One of the nifty features of the Fujifilm X cameras is a set of filters that try to capture the color flavors of their famous film products from days of yore: Astia, Provia, Velvia, and so on. But this is for JPEGs and I shoot raw, so I’d pretty well ignored them. Recently, the filters got added to Adobe Lightroom, so I thought I’d try them out.

[Disclosure: Back in the film days I shot Kodachrome, mostly.]

Here’s our subject, a graceful tulip in Vancouver’s Queen Elizabeth Park. This rendition is what you get by default when Lightroom sucks in Fuji raw files, called “Adobe Standard”.

Tulip; Adobe Standard rendering

The named-film renditions are “Provia” (Officially: PROVIA/STANDARD), the default that Fuji uses when they’re generating the JPEGs, “Velvia” (Velvia/VIVID) — I never used it but remember photogs waxing nostalgic — and “Astia” (ASTIA/SOFT). Then there are two labeled “Pro Neg. Hi” and “Pro Neg. Std”; I have no idea what that means. Finally, there are four monochrome treatments: basic MONOCHROME and three color-filtered, labeled “MONOCHROME+Ye FILTER”, “MONOCHROME+R FILTER”, and “MONOCHROME+G FILTER”.

I included all of these versions here in the first draft of this blog piece but the differences are sometimes subtle and didn’t leap at the eye when the pictures were laid out in a row. So instead, I made a little Fujifilm treatment switcher where you can switch them back and forth.

Which do you prefer?

Disclosure: Most of the Fujifilm treatments had more contrast and dropped the tulip stem right into darkness. So all the renditions except for the one you see above have the stem bumped up a bit to keep it visible.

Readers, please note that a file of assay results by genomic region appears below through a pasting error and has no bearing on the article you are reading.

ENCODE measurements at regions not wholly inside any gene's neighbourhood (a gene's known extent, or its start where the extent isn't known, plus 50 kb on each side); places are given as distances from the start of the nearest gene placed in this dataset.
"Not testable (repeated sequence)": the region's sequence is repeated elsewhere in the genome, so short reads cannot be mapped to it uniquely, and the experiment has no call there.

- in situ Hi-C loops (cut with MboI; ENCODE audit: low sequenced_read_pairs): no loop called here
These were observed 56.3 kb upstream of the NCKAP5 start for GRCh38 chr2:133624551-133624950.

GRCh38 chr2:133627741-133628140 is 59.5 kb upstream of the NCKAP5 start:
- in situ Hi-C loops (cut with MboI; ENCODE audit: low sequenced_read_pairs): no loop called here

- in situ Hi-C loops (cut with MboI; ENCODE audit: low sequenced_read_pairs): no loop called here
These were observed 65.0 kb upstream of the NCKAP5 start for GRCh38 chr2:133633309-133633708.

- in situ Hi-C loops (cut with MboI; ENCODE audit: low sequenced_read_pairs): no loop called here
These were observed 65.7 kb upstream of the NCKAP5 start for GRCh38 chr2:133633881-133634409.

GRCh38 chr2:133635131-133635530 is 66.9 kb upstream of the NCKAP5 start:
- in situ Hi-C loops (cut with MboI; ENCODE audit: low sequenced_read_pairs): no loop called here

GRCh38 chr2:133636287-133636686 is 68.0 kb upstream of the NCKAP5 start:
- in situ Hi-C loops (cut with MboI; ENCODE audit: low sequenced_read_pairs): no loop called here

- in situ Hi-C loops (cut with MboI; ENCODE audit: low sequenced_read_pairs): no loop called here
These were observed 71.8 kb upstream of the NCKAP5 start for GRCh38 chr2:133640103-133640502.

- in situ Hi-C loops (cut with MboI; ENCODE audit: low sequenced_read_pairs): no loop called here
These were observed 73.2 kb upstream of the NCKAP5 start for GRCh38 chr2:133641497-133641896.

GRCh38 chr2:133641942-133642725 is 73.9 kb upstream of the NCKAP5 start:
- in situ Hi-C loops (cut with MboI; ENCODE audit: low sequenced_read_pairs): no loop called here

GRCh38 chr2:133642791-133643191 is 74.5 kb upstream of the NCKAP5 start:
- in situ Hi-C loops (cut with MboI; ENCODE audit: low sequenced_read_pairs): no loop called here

Contributions

Comment feed for ongoing:Comments feed

From: Eric A. Meyer (May 07 2014, at 14:06)

I preferred “Velvi­a/VIVID” in this case, because it brought out the tulip’s inner illumination the most and that’s exactly my groove spot. I love pictures that reveal what I call “secret light”, and with the Velvia filter, that’s what I got.

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From: Michael (May 07 2014, at 15:31)

I liked the Pro Neg Soft, mostly because it brought out more details in the yellows. Some of the other renditions blew out the highlights in the yellows, although that could be the result of a poorly calibrated monitor.

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From: ebenezer (May 07 2014, at 19:21)

Monochrome is great (though perhaps less than ideal in the case of this particular subject).

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From: hpc (May 08 2014, at 01:24)

Strangely in BW+G the leaves seem has darker than in the BW+R.

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From: Robert Sayre (May 09 2014, at 18:40)

The pro treatments are probably supposed to be Fujicolor 160NS (portrait) and Fujicolor 160C (high contrast).

160NS was a big hit at the time.

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From: Bud Ryerson (May 11 2014, at 18:53)

Mono +R

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